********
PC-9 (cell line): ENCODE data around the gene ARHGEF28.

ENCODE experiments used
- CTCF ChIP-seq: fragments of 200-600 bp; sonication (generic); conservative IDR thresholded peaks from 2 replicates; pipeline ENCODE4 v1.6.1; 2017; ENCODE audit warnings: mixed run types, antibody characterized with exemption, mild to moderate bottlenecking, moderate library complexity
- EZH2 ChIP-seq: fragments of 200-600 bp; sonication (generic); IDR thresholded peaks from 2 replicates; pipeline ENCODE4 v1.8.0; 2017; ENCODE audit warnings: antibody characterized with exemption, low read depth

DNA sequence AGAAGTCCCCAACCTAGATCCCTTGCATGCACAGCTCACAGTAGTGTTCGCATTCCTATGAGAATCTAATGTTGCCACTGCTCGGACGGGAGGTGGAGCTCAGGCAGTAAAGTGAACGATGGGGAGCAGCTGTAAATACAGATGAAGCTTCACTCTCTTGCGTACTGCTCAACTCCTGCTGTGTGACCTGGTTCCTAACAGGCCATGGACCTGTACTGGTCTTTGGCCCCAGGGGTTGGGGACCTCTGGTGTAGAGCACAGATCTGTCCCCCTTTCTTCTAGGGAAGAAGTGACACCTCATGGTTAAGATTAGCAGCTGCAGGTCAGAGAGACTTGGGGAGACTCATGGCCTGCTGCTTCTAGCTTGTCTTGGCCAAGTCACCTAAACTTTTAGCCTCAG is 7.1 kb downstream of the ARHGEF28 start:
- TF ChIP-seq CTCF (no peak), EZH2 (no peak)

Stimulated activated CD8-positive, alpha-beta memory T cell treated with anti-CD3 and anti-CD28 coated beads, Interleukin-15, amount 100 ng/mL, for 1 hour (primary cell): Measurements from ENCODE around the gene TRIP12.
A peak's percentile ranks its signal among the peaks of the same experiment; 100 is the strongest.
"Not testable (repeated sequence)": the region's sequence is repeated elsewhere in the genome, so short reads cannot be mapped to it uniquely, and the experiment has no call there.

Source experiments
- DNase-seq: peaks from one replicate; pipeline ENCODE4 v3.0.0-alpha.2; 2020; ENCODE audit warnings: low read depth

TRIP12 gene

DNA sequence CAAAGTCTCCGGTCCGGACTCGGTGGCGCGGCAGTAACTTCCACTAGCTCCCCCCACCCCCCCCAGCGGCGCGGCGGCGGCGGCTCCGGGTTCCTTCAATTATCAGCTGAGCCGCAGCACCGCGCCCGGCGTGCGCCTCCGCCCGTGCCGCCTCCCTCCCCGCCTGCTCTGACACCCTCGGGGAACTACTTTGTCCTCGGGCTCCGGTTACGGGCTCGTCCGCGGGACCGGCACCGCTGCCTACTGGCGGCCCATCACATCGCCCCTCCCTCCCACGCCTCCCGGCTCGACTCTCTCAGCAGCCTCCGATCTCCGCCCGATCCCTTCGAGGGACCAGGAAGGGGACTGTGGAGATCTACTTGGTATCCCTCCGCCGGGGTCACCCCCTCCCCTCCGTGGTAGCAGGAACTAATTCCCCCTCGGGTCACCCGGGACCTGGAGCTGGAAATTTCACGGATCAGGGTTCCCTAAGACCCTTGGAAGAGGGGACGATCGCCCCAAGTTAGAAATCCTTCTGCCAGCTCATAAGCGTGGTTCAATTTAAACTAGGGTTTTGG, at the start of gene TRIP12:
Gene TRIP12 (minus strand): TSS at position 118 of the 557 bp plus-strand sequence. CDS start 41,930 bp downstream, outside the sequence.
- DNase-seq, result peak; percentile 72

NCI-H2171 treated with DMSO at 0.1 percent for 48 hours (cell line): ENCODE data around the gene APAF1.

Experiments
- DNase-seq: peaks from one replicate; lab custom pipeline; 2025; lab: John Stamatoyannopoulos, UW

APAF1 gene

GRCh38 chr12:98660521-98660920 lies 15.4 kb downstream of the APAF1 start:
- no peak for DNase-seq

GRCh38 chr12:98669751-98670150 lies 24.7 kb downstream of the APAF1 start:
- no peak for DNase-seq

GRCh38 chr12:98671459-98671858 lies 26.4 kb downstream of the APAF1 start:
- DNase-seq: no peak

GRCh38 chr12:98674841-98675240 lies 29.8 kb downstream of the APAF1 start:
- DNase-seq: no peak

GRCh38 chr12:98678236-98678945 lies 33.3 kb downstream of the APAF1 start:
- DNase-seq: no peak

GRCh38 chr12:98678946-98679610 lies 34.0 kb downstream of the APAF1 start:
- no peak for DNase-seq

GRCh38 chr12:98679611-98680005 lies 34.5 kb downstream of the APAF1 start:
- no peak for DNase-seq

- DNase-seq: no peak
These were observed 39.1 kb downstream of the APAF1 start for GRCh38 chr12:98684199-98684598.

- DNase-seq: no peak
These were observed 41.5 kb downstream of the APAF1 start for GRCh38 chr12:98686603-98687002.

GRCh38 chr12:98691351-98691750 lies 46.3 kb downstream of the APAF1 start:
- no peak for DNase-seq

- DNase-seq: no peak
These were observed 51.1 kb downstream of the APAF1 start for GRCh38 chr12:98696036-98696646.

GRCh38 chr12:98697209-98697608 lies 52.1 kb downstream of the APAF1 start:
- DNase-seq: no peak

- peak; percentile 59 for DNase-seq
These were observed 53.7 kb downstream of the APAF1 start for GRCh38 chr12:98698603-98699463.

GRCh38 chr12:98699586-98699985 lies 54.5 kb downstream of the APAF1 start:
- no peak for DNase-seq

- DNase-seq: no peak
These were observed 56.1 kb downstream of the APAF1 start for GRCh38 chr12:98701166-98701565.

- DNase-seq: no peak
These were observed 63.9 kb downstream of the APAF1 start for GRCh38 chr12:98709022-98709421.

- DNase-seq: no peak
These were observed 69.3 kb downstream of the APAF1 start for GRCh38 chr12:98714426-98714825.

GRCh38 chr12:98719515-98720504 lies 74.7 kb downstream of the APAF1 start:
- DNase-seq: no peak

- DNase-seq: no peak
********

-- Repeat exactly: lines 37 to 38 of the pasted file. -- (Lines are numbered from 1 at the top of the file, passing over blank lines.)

These were observed 41.5 kb downstream of the APAF1 start for GRCh38 chr12:98686603-98687002.

GRCh38 chr12:98691351-98691750 lies 46.3 kb downstream of the APAF1 start: